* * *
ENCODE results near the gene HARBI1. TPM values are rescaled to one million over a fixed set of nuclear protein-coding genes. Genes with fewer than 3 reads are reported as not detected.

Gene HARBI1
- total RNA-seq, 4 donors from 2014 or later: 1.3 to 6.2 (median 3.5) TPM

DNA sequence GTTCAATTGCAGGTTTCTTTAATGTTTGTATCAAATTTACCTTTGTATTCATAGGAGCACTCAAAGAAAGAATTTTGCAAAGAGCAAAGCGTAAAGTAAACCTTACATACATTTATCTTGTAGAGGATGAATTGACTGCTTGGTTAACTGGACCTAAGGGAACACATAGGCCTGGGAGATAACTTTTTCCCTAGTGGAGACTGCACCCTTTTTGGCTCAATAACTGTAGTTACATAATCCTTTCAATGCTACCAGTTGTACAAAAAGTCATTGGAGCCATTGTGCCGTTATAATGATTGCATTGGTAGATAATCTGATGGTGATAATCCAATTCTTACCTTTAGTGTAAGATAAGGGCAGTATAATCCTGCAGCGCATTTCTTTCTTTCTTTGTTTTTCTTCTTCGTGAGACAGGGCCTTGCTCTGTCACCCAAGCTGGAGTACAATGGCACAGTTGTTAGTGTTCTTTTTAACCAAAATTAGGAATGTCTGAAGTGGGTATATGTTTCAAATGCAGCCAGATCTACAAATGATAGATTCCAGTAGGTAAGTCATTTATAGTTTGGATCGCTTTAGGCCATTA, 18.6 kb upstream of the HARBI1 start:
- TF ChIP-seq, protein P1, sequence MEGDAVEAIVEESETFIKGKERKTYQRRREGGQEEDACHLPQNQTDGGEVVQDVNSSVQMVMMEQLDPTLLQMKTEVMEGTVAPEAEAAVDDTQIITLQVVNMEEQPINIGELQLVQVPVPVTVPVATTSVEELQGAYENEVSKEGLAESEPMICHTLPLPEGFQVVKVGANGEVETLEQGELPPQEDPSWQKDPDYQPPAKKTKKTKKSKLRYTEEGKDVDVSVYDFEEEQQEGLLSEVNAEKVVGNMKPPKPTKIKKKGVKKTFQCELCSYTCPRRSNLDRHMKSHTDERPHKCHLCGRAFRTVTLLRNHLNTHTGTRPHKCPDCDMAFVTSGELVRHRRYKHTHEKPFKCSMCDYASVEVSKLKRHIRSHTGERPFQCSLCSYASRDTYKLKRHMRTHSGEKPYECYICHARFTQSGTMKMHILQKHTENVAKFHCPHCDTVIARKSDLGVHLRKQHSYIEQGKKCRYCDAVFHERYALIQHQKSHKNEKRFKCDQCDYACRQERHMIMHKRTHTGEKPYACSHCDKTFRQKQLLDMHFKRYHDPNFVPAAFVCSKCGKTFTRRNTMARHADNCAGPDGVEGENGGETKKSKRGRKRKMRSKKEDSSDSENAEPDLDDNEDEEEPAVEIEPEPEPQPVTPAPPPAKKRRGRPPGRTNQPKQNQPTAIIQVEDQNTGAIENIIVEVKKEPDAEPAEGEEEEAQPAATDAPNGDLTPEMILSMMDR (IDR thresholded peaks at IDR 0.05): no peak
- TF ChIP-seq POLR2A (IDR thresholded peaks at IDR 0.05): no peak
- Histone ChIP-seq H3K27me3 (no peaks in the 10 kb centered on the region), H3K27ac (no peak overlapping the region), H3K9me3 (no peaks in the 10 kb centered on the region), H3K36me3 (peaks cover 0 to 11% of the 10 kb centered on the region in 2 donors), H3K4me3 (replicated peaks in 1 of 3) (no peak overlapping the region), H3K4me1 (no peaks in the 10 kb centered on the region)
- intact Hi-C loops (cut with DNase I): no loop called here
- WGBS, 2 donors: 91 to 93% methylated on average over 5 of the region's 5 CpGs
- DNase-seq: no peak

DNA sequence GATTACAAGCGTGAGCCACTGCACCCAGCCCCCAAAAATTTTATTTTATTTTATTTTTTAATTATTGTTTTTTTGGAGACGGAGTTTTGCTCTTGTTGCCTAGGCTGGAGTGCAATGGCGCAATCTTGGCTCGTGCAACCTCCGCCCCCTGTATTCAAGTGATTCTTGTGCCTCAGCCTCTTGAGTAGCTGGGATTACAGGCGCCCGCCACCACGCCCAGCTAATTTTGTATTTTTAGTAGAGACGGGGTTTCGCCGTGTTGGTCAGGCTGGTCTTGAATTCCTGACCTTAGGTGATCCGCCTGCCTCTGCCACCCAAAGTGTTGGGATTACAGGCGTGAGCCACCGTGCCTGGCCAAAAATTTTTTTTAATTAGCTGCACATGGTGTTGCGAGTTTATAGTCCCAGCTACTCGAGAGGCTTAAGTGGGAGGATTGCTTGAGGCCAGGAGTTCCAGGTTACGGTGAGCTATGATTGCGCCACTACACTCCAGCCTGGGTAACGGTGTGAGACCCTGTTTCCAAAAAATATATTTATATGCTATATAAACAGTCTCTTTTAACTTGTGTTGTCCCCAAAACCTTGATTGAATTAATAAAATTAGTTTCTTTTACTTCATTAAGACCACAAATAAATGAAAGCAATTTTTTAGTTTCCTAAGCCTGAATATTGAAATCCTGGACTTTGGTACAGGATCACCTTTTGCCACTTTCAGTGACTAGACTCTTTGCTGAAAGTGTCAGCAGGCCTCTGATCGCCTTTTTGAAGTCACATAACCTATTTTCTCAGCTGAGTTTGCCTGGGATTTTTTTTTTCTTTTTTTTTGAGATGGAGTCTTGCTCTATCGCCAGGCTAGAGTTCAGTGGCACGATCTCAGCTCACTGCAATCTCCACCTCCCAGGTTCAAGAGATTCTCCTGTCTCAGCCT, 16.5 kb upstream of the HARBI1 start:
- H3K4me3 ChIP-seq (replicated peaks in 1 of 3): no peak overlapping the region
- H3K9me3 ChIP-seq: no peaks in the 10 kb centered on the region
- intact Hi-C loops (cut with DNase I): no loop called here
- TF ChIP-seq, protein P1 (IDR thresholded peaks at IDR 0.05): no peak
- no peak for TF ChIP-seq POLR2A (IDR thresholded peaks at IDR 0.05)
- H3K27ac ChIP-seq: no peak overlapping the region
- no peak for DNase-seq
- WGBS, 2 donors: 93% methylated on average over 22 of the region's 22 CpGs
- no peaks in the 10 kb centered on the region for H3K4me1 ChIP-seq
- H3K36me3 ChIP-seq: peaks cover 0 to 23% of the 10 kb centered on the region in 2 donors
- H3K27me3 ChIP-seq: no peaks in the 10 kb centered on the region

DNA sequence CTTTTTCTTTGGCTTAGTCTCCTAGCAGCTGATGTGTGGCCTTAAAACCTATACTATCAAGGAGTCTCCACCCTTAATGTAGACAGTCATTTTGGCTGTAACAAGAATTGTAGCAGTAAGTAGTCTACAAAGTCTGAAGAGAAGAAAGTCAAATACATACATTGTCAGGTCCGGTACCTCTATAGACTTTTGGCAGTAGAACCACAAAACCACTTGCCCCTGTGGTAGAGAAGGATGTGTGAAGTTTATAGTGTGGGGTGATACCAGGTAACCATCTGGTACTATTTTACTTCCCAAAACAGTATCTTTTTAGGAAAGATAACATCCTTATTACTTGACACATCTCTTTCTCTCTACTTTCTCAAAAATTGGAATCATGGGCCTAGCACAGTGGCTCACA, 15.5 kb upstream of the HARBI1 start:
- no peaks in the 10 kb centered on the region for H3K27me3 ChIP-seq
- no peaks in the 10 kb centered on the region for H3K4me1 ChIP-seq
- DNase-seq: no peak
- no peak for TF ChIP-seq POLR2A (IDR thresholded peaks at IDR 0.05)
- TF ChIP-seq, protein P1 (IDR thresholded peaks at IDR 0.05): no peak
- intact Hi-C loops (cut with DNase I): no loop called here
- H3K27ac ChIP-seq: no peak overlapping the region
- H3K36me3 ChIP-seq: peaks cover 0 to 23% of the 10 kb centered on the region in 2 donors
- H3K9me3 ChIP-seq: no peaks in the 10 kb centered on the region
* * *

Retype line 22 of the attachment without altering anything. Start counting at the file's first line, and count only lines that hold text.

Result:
- H3K27me3 ChIP-seq: no peaks in the 10 kb centered on the region